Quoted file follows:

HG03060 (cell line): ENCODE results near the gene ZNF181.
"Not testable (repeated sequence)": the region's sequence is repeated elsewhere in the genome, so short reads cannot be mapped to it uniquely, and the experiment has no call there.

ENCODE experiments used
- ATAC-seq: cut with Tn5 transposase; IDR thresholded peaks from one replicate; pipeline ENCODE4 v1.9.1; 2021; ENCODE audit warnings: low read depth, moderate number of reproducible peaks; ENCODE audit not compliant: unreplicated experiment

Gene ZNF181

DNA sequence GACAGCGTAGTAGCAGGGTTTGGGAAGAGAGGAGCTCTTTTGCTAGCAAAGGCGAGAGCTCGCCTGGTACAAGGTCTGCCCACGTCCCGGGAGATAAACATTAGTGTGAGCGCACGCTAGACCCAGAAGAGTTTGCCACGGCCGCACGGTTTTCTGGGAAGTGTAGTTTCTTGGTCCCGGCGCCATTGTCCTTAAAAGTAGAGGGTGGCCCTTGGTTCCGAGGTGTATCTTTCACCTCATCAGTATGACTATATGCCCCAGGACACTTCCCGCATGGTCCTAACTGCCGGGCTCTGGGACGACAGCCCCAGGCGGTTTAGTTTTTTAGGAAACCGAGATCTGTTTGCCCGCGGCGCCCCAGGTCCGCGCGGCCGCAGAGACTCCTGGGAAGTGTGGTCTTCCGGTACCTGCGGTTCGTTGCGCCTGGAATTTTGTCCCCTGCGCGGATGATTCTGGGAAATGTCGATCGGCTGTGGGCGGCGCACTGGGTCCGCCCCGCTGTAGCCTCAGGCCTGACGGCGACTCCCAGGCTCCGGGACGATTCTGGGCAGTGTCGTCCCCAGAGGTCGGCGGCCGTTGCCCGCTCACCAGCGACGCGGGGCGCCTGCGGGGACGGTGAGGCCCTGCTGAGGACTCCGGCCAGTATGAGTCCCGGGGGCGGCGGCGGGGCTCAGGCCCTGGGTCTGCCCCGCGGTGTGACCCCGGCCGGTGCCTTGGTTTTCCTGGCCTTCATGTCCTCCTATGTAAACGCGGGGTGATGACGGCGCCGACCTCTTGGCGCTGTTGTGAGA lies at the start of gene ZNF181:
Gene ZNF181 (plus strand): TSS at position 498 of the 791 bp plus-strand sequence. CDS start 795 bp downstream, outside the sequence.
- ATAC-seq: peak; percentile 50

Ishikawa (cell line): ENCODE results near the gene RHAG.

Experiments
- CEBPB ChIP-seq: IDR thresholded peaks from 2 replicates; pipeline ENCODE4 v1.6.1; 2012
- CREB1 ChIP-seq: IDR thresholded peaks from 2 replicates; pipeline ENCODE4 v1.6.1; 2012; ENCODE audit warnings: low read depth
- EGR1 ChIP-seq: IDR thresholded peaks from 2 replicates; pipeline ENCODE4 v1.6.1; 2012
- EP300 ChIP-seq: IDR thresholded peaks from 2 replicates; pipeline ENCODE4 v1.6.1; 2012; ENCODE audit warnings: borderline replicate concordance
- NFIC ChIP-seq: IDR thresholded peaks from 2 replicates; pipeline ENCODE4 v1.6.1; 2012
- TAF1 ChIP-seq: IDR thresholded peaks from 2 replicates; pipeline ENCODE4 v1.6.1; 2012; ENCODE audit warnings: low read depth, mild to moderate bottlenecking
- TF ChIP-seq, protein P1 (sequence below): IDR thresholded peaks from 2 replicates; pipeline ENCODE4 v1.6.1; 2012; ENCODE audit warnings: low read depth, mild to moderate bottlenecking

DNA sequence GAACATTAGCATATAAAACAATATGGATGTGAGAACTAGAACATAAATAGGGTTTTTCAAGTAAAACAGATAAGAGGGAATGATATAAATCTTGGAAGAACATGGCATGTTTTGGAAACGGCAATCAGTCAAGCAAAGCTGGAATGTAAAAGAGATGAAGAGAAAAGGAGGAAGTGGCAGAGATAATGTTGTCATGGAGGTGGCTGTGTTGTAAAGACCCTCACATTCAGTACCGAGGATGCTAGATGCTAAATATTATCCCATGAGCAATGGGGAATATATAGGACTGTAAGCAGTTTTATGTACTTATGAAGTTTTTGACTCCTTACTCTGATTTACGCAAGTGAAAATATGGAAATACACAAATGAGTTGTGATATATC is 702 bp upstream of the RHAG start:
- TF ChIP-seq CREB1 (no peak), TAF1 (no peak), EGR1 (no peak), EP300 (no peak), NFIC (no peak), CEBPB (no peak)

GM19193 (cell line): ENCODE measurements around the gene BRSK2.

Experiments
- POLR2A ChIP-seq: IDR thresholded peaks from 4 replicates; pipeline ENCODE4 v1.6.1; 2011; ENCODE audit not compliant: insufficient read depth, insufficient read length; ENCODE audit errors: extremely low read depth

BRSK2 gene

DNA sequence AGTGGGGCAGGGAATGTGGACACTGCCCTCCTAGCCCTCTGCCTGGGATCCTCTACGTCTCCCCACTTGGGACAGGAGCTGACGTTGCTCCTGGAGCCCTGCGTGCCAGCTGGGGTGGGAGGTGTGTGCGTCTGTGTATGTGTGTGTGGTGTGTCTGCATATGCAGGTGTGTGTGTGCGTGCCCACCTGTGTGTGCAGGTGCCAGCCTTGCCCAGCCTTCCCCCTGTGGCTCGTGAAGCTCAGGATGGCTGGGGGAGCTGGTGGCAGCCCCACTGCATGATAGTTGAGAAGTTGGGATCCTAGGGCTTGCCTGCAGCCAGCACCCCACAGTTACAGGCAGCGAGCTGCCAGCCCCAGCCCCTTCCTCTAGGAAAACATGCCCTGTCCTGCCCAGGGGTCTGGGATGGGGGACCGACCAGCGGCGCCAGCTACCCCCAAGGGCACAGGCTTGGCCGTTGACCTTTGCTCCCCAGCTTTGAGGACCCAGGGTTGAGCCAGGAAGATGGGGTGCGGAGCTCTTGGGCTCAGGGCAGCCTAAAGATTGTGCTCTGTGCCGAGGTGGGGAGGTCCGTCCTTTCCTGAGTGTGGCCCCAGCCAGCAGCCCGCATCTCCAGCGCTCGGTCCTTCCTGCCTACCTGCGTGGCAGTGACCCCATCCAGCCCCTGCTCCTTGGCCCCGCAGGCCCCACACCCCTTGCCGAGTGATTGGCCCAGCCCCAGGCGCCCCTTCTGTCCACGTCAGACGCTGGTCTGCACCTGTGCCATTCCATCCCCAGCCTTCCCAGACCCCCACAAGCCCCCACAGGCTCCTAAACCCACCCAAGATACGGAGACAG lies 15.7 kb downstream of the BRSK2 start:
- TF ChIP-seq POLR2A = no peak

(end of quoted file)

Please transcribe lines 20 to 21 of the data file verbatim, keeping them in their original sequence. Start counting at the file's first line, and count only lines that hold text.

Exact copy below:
GM19193 (cell line): ENCODE measurements around the gene BRSK2.

Experiments